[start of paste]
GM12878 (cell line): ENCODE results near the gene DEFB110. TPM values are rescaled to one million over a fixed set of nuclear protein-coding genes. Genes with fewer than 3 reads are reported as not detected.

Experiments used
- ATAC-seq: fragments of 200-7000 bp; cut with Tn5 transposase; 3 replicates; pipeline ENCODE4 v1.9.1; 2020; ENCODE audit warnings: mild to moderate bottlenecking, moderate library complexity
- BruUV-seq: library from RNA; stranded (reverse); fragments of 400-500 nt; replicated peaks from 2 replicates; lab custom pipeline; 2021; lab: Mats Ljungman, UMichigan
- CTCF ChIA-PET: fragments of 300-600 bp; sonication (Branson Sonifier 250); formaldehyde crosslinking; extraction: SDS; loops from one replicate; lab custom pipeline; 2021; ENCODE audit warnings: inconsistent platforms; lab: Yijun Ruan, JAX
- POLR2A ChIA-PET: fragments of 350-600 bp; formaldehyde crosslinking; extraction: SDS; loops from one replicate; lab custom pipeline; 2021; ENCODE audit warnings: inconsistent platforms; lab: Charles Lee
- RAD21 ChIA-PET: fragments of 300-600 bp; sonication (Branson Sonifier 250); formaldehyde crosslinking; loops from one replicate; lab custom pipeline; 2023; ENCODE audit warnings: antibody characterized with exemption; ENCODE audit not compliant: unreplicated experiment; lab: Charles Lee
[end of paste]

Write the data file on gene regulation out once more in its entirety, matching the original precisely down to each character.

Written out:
GM12878 (cell line): ENCODE results near the gene DEFB110. TPM values are rescaled to one million over a fixed set of nuclear protein-coding genes. Genes with fewer than 3 reads are reported as not detected.

Experiments used
- ATAC-seq: fragments of 200-7000 bp; cut with Tn5 transposase; 3 replicates; pipeline ENCODE4 v1.9.1; 2020; ENCODE audit warnings: mild to moderate bottlenecking, moderate library complexity
- BruUV-seq: library from RNA; stranded (reverse); fragments of 400-500 nt; replicated peaks from 2 replicates; lab custom pipeline; 2021; lab: Mats Ljungman, UMichigan
- CTCF ChIA-PET: fragments of 300-600 bp; sonication (Branson Sonifier 250); formaldehyde crosslinking; extraction: SDS; loops from one replicate; lab custom pipeline; 2021; ENCODE audit warnings: inconsistent platforms; lab: Yijun Ruan, JAX
- POLR2A ChIA-PET: fragments of 350-600 bp; formaldehyde crosslinking; extraction: SDS; loops from one replicate; lab custom pipeline; 2021; ENCODE audit warnings: inconsistent platforms; lab: Charles Lee
- RAD21 ChIA-PET: fragments of 300-600 bp; sonication (Branson Sonifier 250); formaldehyde crosslinking; loops from one replicate; lab custom pipeline; 2023; ENCODE audit warnings: antibody characterized with exemption; ENCODE audit not compliant: unreplicated experiment; lab: Charles Lee